Quality

Institute of Medicine Report Examines Medical Misdiagnoses


 

In the latest report in its series on quality and patient safety in healthcare, the Institute of Medicine addresses the challenge of errors in medical diagnoses.

Authors of the IOM’s “Improving Diagnosis in Health Care” report cite problems in communication and limitations in electronic health records behind inaccurate and delayed diagnoses, concluding that the problem of diagnostic errors generally has not been adequately studied.1

“This problem is significant and serious. Yet we don’t know for sure how often it occurs, how serious it is, or how much it costs,” said the IOM committee’s chair, John Ball, MD, of the American College of Physicians, in a prepared statement. The report concludes there is no easy fix for the problem of diagnostic errors, which are a leading cause of adverse events in hospitals and of malpractice lawsuits for hospitalists, but calls for a major reassessment of the diagnostic process.2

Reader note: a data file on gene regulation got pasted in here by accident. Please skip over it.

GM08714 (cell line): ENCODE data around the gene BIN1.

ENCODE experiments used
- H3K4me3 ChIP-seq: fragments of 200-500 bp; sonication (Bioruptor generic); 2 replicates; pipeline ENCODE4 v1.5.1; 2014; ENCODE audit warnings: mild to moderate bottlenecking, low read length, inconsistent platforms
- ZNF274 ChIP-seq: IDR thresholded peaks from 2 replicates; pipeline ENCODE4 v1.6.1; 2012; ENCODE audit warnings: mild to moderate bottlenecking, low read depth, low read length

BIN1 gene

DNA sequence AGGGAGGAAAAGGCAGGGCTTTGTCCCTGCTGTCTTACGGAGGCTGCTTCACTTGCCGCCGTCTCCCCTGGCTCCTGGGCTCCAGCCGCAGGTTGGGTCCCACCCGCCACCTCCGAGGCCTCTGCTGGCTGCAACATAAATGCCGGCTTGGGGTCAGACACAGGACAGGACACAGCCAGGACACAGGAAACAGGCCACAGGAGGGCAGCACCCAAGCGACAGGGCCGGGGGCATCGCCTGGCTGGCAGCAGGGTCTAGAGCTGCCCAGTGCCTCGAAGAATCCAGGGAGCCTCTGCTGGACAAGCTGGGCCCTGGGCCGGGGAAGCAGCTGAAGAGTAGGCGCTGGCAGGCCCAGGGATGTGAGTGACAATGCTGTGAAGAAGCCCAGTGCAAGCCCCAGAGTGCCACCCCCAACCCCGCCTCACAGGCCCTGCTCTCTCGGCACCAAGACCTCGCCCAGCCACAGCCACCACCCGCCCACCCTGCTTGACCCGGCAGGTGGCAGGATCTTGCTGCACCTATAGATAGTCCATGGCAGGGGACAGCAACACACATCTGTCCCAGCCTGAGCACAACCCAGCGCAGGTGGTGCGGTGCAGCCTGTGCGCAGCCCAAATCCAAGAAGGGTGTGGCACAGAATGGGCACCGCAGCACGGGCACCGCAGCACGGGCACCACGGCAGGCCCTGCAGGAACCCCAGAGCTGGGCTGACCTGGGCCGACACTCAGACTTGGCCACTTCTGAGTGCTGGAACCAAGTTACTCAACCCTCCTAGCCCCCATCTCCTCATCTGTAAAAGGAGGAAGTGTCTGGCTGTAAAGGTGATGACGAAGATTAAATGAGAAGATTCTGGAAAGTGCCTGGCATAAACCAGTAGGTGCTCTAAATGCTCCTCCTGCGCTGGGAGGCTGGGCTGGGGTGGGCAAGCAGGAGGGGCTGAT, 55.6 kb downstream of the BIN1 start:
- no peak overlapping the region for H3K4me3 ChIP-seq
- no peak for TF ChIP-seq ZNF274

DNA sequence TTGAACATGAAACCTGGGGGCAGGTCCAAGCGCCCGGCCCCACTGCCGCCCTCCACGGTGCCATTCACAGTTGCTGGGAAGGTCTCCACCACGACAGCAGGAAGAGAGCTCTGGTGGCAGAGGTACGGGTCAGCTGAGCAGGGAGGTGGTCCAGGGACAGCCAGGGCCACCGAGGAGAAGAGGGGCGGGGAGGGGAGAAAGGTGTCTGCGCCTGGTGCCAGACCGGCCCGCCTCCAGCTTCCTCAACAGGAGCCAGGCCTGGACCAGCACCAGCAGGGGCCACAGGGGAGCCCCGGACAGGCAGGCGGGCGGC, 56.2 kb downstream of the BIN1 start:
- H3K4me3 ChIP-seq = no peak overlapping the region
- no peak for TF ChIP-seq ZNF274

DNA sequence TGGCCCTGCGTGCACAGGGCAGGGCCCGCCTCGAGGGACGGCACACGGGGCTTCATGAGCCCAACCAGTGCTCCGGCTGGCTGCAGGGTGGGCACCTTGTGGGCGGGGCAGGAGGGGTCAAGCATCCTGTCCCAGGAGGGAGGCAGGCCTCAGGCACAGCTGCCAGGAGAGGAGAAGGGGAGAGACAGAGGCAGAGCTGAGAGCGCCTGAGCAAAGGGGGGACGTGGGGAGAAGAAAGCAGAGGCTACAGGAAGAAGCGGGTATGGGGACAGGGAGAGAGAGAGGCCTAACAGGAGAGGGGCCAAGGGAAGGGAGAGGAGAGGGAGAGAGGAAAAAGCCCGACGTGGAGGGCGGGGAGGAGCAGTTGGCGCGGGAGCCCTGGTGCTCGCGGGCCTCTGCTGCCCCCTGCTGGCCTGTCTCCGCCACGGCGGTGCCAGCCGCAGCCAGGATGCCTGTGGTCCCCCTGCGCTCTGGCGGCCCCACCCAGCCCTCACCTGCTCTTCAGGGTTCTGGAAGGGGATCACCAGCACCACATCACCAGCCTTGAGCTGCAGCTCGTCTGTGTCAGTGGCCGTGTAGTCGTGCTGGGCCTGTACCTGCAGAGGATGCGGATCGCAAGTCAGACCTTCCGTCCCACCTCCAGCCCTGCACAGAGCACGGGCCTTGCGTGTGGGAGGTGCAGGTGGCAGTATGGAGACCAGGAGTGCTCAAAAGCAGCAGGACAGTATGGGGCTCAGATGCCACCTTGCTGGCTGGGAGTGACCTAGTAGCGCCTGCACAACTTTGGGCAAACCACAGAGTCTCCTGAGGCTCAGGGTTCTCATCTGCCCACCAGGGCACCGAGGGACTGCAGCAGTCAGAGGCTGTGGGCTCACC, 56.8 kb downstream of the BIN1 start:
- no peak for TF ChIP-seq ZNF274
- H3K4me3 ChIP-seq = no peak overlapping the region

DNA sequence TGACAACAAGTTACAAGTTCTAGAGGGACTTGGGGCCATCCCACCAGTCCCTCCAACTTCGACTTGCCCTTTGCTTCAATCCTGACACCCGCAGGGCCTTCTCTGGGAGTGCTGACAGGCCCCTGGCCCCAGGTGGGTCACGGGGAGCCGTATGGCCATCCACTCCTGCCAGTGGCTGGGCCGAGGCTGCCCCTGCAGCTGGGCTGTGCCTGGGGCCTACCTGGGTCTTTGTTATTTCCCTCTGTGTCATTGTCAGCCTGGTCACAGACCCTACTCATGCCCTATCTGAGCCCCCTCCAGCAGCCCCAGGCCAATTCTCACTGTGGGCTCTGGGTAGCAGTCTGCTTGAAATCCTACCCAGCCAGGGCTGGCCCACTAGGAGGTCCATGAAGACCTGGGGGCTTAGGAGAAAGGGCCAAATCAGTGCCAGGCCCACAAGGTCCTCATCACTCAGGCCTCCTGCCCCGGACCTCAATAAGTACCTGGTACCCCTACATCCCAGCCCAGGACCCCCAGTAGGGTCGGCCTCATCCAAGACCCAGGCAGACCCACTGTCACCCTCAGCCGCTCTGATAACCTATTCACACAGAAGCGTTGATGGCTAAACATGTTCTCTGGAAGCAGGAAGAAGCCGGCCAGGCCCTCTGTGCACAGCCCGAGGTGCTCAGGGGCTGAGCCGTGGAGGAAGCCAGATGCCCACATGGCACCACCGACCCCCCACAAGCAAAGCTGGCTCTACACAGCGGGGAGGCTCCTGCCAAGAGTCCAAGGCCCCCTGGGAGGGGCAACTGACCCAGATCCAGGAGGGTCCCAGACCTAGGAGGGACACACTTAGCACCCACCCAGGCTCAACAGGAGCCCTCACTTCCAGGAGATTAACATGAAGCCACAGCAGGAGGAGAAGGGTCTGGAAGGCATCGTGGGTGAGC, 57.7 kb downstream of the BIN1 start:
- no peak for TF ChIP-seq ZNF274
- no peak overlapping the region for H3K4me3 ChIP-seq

Hospitalist Mangla Gulati, MD, FACP, SFHM, assistant chief medical officer at the University of Maryland Medical Center in Baltimore, says hospitalists would be remiss if they failed to take a closer look at the IOM report. “Diagnostic error is something we haven’t much talked about in medicine,” Dr. Gulati says. “Part of the goal of this report is to actually include the patient in those conversations.” Patients who are rehospitalized, she says, may have been given an incorrect initial diagnosis that was never rectified, or there may have been a failure to communicate important information.

“How many tests do we order where results come back after a patient leaves the hospital?” asks Kedar Mate, MD, senior vice president at the Institute for Healthcare Improvement and a hospitalist at Weill Cornell Medicine in New York City. “How many in-hospital diagnoses are made without all of the available information from outside providers?”

One simple intervention hospitalists could do immediately, he says, is to start tracking all important tests ordered for patients on a board in the medical team’s meeting room, only removing them from the board when results have been checked and communicated to the patient and outpatient provider.

References

  1. National Academies of Sciences, Engineering, and Medicine. Improving Diagnosis in Health Care. Washington, DC: The National Academies Press. 2015.
  2. Saber Tehrani AS, Lee HW, Mathews SC, et al. 25-year summary of U.S. malpractice claims for diagnostic errors 1986–2010: An analysis from the National Practitioner Data Bank. BMJ Qual Saf. 2013 Aug; 22(8):672–680.

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